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Google Cardboard Redefines Class Trips with VR 'Expeditions'

Permission slips for class trips might become a thing of the past if Google has its way. The company has announced that it's expanding its free Expeditions program -- the virtual reality version of the old-school class trip -- to places that include the Great Barrier Reef in Australia and Buckingham Palace.

Initially conceived as a separate kit that would be sent to classrooms, this new take on the software will provide a dedicated Android app for schools that will allow students and educators to take trips across the globe, without ever leaving the classroom.

Since its launch last year, Google's Expeditions Pioneer Program reports that 500,000 students in the United States, Sweden and Canada have used the system. To gain entry into the free program, an interested school must apply via the Expeditions website.

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Once a school is approved to enter the program, Google sends over the kit, which is comprised of the (beta) software and VR headsets (such as Google Cardboard or Mattel's View-Master VR). The teacher can then guide up to 50 students. The schools also receive routers in case there's no reliable Internet connection.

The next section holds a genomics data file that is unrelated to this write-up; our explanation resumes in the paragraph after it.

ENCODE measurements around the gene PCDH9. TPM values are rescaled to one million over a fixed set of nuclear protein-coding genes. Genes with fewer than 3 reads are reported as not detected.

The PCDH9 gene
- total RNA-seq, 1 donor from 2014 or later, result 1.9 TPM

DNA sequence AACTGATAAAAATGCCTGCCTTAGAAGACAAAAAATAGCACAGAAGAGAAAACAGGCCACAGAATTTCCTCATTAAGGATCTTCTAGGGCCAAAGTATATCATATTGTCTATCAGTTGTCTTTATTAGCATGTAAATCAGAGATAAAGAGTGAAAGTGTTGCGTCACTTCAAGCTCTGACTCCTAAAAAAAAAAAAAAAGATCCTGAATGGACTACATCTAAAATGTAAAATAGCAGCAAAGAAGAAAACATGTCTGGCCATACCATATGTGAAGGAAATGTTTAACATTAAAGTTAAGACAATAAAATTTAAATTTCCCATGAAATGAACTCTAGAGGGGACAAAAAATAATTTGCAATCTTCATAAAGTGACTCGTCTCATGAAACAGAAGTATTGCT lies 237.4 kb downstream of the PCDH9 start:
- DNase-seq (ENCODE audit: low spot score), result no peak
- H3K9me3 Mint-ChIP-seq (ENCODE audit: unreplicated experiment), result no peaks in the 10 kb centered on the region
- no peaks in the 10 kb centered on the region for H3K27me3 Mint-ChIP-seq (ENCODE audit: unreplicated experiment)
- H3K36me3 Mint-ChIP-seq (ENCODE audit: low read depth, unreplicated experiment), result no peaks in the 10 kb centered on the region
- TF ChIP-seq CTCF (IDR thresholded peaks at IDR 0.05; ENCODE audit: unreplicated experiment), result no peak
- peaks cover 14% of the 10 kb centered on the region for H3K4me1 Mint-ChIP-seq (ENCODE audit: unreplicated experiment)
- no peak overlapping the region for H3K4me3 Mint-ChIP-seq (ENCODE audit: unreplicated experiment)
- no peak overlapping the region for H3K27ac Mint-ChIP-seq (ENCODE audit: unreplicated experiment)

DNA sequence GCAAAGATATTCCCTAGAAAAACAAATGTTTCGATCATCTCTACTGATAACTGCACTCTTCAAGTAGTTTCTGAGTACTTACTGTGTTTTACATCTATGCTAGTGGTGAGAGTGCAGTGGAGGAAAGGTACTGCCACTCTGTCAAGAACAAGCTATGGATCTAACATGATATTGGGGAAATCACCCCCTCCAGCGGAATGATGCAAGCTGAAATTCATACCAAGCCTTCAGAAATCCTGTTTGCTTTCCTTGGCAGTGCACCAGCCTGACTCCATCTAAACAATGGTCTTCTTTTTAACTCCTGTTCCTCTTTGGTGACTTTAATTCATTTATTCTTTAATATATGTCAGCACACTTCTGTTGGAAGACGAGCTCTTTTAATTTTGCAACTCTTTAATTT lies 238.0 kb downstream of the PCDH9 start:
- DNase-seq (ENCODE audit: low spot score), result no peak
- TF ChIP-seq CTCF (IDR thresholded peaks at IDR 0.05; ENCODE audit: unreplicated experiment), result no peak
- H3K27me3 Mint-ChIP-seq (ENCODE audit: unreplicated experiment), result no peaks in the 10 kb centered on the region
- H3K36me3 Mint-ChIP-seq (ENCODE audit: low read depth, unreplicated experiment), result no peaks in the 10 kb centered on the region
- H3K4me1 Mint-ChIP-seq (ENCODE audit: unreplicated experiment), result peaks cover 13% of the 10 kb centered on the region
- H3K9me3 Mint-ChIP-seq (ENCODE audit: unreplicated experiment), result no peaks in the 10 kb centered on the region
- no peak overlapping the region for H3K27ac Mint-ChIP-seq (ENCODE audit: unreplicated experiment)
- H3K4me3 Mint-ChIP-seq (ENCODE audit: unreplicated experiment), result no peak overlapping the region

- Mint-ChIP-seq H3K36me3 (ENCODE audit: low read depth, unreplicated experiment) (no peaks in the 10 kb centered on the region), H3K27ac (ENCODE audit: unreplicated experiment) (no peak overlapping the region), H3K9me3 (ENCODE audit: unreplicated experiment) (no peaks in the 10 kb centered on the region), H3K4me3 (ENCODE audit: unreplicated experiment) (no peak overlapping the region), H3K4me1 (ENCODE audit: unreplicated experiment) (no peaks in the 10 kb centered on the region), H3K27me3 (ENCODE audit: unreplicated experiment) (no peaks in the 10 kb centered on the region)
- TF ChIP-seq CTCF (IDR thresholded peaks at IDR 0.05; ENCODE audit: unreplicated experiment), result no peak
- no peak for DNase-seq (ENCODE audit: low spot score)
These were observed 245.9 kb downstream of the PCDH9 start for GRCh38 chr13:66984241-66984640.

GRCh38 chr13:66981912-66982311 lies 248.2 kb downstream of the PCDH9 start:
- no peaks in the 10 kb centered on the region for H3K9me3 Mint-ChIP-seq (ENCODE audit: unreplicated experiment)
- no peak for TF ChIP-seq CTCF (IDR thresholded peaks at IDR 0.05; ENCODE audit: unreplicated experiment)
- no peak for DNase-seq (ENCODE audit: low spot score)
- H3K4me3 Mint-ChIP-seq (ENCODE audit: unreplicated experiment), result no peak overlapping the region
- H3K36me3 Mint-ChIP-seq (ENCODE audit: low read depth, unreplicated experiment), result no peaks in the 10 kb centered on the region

After everyone is connected, the trip leader can conduct tours of Machu Picchu in Peru, Antarctica or even the surface of the Mars -- places a regular school bus would be unable travel. Google has added two more Expeditions to its roster. The first will take students on an 360-degree tour of Buckingham Palace. The second trip will take students under the sea to explore Australia's Great Barrier Reef.

Many think of gaming when they hear "virtual reality," but efforts like Expeditions will help turn the medium into a powerful educational tool, especially for underfunded school districts.

Sherri L. Smith

Sherri L. Smith has been cranking out product reviews for since 2011. In that time, she's reviewed more than her share of laptops, tablets, smartphones and everything in between. The resident gamer and audio junkie, Sherri was previously a managing editor for Black Web 2.0 and contributed to BET.Com and Popgadget.